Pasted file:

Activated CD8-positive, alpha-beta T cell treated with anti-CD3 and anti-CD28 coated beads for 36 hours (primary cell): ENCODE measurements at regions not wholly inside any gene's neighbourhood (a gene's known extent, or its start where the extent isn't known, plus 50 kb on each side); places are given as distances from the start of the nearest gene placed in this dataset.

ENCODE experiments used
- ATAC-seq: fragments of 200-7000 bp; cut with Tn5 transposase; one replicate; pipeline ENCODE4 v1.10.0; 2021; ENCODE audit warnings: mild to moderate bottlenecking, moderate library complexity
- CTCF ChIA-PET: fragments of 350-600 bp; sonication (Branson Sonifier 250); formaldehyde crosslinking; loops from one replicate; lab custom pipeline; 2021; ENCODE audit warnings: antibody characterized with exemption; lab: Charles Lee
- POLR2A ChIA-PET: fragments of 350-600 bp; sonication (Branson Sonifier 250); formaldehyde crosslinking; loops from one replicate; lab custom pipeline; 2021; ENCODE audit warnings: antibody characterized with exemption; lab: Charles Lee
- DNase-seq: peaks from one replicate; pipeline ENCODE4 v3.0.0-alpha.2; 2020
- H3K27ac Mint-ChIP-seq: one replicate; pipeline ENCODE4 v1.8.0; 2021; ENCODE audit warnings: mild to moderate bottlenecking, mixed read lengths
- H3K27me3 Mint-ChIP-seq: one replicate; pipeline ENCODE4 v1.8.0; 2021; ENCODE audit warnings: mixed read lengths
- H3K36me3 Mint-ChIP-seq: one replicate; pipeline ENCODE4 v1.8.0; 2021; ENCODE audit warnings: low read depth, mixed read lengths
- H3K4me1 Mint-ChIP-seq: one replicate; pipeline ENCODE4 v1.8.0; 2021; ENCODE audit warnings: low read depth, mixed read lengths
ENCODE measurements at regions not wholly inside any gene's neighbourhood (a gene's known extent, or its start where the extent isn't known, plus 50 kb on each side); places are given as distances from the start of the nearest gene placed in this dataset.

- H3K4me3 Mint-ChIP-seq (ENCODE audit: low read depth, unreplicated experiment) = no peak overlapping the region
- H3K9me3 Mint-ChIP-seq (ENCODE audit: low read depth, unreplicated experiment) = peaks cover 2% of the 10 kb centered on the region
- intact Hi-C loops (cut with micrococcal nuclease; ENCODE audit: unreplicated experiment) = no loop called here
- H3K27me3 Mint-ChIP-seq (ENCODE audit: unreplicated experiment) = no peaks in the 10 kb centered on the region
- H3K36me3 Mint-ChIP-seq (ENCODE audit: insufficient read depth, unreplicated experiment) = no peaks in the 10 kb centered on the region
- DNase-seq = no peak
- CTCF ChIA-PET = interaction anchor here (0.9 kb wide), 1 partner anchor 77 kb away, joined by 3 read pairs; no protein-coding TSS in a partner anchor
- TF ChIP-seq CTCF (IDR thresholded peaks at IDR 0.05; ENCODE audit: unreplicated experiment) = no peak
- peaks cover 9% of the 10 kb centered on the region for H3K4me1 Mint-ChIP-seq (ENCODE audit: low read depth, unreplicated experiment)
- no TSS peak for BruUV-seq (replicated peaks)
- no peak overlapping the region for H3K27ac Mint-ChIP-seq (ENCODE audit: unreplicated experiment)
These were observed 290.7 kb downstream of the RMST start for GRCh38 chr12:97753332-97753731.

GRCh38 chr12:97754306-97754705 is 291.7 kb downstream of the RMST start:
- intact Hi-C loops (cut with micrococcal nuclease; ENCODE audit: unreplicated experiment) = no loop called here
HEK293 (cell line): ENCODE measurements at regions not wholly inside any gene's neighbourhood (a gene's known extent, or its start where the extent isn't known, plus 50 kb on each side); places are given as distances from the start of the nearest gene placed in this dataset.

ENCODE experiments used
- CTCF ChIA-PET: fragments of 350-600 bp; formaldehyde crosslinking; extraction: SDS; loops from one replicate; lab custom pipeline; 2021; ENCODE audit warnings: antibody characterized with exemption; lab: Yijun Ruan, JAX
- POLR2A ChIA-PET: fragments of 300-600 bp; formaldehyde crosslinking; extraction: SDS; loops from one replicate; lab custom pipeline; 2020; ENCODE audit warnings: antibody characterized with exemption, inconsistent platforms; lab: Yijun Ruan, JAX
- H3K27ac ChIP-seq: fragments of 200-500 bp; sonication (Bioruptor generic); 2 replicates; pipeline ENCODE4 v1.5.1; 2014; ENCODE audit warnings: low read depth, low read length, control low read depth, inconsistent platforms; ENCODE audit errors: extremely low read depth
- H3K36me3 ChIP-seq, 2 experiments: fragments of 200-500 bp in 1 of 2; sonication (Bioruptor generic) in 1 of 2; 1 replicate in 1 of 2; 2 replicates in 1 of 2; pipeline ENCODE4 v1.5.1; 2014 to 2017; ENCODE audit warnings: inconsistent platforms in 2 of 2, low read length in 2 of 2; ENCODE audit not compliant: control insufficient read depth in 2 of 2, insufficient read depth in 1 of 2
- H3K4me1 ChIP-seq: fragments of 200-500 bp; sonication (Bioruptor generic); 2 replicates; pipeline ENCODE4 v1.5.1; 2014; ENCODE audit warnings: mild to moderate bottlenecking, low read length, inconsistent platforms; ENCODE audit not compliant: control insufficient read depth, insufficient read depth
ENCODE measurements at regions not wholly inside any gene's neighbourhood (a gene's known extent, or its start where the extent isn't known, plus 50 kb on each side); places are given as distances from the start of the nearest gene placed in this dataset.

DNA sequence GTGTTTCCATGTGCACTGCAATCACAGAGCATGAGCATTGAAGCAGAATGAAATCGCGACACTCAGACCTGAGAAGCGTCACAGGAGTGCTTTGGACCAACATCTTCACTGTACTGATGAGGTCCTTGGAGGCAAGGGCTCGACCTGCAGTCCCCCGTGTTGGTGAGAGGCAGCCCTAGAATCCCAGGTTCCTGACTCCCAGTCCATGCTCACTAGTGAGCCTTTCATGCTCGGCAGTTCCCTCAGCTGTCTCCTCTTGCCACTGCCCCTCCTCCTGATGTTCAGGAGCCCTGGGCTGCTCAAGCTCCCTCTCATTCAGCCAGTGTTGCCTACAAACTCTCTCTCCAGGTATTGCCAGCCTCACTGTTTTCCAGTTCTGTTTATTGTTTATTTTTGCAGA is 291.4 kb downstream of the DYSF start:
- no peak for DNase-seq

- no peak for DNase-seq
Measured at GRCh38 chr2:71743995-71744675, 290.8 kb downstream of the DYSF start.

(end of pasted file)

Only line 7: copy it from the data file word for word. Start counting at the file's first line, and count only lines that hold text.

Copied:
- H3K27ac Mint-ChIP-seq: one replicate; pipeline ENCODE4 v1.8.0; 2021; ENCODE audit warnings: mild to moderate bottlenecking, mixed read lengths